Politics won’t seem as pithy without Theodore Sorenson, JFK’s main man, or Liz Carpenter, Washington powerhouse during the Lyndon Johnson administration and Lady Bird’s press secretary during her White House days. I ate my last meal at Elaine’s, but I’ll miss eternally agitated proprietress and genuine New York character Elaine Kaufman, who served inedible food to the rich and famous, threw garbage can lids at the paparazzi, and leaned on the tables of unwanted customers, snarling “You’re gonna hate it here!” It was a year of horrible losses, from Glen Bell, who invented Taco Bell, to Agethe von Trapp, the last of the singing “Sound of Music” family. She was little Liesel in the movie who sang “15 Going on 17”, but she died at 97. Time flies when you’re humming.
Hard to believe they all shuffled off this mortal coil in 2010, but for pure spirit and spunk, I’ve reserved a special place for Doris Travis, the last living Ziegfeld Girl, who lived to 106. Two weeks before she died, she appeared one last time on a New York stage as part of the annual Easter Bonnet Competition to benefit BroadwayCares/Equity Fights AIDS. She did a few kicks, then apologized that she no longer performed cartwheels. It brought down the house. I miss her already--and the others, too. When Boris Karloff died, he said “I’ll be back.” In my dreams, so will they all.
# # #
Others, though not all~~~
January 02, 2011
By Elaine Woo, Los Angeles Times:
Denis Dutton, a scholar, author and Internet trailblazer who founded Arts & Letters Daily, a pithy website that links thousands of devoted followers around the world to smart, provocative writing online about books, culture and ideas, died Tuesday in Christchurch, New Zealand, where he taught philosophy at Canterbury University. He was 66.
The cause was complications of prostate cancer, said his brother, Doug, of the famous Dutton's Books family, which ran independent bookstores in Los Angeles for five decades.
Actor Pete Postlethwaite dies
Oscar nominee dies peacefully in hospital at age of 64 after long struggle with cancer
Matthew Weaver and agencies guardian.co.uk, Monday 3 January 2011 11.25 GMT
The actor Pete Postlethwaite (OBE) has died at the age of 64. Friends said he passed away peacefully in hospital in Shropshire yesterday having suffered from cancer for some time.
Postlethwaite was once described by the film director Steven Spielberg as "probably the best actor in the world today".
He worked with Spielberg on two films in 1997 – the fantasy adventure film The Lost World: Jurrassic Park, and Amistad, about a slave mutiny on a ship.
The craggy-featured actor received an Oscar nomination for his performance as Guiseppe Conlon in the 1993 film In The Name Of The Father, about the wrongful convictions of the Guildford Four.
His notable films included the 1996 film Brassed Off, in which he played the leader of colliery band in a Yorkshire community devastated by mine closures. The film was a favourite of the former deputy prime minister John Prescott, and became the inspiration for a coalfield regeneration programme.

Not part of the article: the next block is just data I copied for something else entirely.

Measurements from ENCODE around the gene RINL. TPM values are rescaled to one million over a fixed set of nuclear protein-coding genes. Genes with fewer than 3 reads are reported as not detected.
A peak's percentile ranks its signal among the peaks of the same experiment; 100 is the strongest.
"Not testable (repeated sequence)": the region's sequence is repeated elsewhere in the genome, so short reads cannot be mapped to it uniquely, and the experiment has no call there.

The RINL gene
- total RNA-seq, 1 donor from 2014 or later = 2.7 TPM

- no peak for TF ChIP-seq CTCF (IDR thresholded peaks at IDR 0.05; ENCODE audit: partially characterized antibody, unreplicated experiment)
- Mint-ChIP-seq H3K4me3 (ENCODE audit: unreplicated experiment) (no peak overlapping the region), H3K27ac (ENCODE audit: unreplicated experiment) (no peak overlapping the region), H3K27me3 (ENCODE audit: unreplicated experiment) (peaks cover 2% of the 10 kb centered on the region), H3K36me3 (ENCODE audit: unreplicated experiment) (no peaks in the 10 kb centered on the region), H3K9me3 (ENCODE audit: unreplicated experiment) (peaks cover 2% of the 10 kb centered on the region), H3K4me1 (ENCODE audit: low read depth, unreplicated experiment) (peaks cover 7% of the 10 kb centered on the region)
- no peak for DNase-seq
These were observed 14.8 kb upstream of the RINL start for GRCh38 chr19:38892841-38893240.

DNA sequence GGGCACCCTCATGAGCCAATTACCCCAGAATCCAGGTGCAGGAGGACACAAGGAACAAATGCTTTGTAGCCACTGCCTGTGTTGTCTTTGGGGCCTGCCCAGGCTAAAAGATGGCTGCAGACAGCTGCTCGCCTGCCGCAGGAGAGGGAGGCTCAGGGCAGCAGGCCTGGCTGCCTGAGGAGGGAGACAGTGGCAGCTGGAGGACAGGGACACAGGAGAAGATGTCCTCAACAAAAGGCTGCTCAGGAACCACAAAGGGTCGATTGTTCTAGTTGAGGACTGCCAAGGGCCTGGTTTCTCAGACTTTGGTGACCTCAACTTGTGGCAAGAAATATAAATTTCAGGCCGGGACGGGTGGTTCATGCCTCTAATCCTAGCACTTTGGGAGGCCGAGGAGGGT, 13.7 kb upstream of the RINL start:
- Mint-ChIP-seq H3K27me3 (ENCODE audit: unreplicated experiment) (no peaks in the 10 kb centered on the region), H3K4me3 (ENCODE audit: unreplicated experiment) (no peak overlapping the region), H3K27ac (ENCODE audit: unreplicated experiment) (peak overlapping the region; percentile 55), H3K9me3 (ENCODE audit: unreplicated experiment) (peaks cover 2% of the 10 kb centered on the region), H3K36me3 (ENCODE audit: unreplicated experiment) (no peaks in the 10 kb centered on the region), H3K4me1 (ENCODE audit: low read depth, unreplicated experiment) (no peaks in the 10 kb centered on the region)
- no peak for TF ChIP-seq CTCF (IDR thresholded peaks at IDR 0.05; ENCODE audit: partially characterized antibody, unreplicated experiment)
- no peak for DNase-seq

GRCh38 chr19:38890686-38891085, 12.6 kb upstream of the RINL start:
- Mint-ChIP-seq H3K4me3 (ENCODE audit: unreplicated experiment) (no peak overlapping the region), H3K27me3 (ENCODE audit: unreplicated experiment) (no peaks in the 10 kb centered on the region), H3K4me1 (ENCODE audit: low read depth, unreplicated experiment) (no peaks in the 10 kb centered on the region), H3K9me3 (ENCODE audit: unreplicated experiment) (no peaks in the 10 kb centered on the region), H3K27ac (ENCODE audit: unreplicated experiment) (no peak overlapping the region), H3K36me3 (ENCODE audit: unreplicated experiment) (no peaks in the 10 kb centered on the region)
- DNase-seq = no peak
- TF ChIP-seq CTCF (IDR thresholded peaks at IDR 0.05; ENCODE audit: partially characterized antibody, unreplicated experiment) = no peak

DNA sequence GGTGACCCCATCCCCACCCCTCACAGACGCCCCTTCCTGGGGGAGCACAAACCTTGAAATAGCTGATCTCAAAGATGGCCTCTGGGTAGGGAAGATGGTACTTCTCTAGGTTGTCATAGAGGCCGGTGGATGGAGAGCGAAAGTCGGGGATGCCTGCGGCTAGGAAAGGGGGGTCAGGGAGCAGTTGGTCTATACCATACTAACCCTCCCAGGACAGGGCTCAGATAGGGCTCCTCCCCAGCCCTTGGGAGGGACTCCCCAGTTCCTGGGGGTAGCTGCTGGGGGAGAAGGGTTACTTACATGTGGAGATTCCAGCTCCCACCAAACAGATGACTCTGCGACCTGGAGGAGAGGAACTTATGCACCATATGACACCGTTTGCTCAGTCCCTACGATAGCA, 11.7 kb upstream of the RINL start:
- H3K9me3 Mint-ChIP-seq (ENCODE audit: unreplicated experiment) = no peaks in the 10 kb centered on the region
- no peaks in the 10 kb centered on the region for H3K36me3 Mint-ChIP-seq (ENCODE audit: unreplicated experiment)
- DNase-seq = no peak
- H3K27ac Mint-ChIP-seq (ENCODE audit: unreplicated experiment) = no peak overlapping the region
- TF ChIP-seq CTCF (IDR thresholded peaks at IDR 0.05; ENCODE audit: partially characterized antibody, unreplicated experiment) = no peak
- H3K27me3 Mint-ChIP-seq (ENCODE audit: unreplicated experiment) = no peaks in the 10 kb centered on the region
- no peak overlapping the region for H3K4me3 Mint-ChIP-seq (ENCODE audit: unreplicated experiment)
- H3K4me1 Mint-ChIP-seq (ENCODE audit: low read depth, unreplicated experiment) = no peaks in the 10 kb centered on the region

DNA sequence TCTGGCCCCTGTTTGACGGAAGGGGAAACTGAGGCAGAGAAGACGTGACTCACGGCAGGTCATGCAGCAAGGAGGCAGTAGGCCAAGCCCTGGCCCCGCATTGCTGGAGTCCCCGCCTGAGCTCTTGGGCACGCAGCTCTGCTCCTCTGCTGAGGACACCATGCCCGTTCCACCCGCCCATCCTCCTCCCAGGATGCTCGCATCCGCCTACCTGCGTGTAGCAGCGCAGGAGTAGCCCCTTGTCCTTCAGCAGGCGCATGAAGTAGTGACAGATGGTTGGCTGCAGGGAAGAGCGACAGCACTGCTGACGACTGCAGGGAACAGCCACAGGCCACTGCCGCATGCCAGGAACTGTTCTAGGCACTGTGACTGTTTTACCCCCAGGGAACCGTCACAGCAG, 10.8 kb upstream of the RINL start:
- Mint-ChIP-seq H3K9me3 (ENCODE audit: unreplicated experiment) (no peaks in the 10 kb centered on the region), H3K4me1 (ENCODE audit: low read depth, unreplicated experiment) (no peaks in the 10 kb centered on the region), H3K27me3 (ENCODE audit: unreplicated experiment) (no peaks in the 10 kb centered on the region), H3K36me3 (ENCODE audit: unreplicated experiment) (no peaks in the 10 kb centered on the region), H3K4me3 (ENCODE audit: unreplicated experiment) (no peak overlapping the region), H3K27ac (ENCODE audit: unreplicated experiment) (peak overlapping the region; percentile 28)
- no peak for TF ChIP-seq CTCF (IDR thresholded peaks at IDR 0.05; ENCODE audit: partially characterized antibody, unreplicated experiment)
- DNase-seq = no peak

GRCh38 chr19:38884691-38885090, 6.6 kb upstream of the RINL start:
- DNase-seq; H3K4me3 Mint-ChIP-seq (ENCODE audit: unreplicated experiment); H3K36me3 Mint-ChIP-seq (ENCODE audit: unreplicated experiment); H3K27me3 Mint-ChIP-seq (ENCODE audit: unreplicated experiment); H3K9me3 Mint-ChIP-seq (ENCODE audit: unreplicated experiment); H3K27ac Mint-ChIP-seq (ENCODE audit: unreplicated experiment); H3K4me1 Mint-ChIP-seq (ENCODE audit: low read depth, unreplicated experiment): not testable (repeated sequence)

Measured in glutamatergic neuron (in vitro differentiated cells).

Postlethwaite also played the menacing criminal mastermind Kobayashi in the 1995 hit film The Usual Suspects.
In recent years Postlethwaite became known as much for his political activism as his acting. He was the front man in the climate change film The Age of Stupid, arriving at the 2009 London premiere on a bicycle.
After the film's release he threatened to hand back the OBE he was awarded in 2004 in protest at the government's controversial decision to give the go-ahead for Kingsnorth coal-fired power station in Kent.
He also adapted his home to become environmentally responsible, installing a wind turbine and other features.
In 2003 he marched against the war in Iraq and was a vocal supporter of the Make Poverty History campaign.
Born in Warrington, Postlethwaite had originally planned to be a priest. He became a teacher but eventually took to the stage, beginning his career at the Everyman theatre in Liverpool. In 2008 he returned to the Everyman to play the lead in King Lear, a role he had always wanted to play. The performance was one of the highlights of Liverpool's year as the European Capital of Culture.
He is survived by his wife, Jacqui, his son, Will, and daughter, Lily.
Anne Francis dies at 80; costarred in the 1950s science-fiction classic 'Forbidden Planet'
A shapely blond with a beauty mark next to her lower lip, the New York native also played the title role in 'Honey West,' the mid-1960s TV series about a sexy female private detective with a pet ocelot.
By Dennis McLellan, Los Angeles Times January 3, 2011
Anne Francis, who costarred in the 1950s science-fiction classic "Forbidden Planet" and later played the title role in "Honey West," the mid-1960s TV series about a sexy female private detective with a pet ocelot, died Sunday. She was 80.
Francis, who was diagnosed with lung cancer in 2007 and underwent surgery and chemotherapy, died of complications of pancreatic cancer at a retirement home in Santa Barbara, said Jane Uemura, her daughter. Friends and family members were with her, said a family spokeswoman, Melissa Fitch.
A shapely blond with a signature beauty mark next to her lower lip, Francis was a former child model and radio actress when she first came to notice on the big screen in the early 1950s.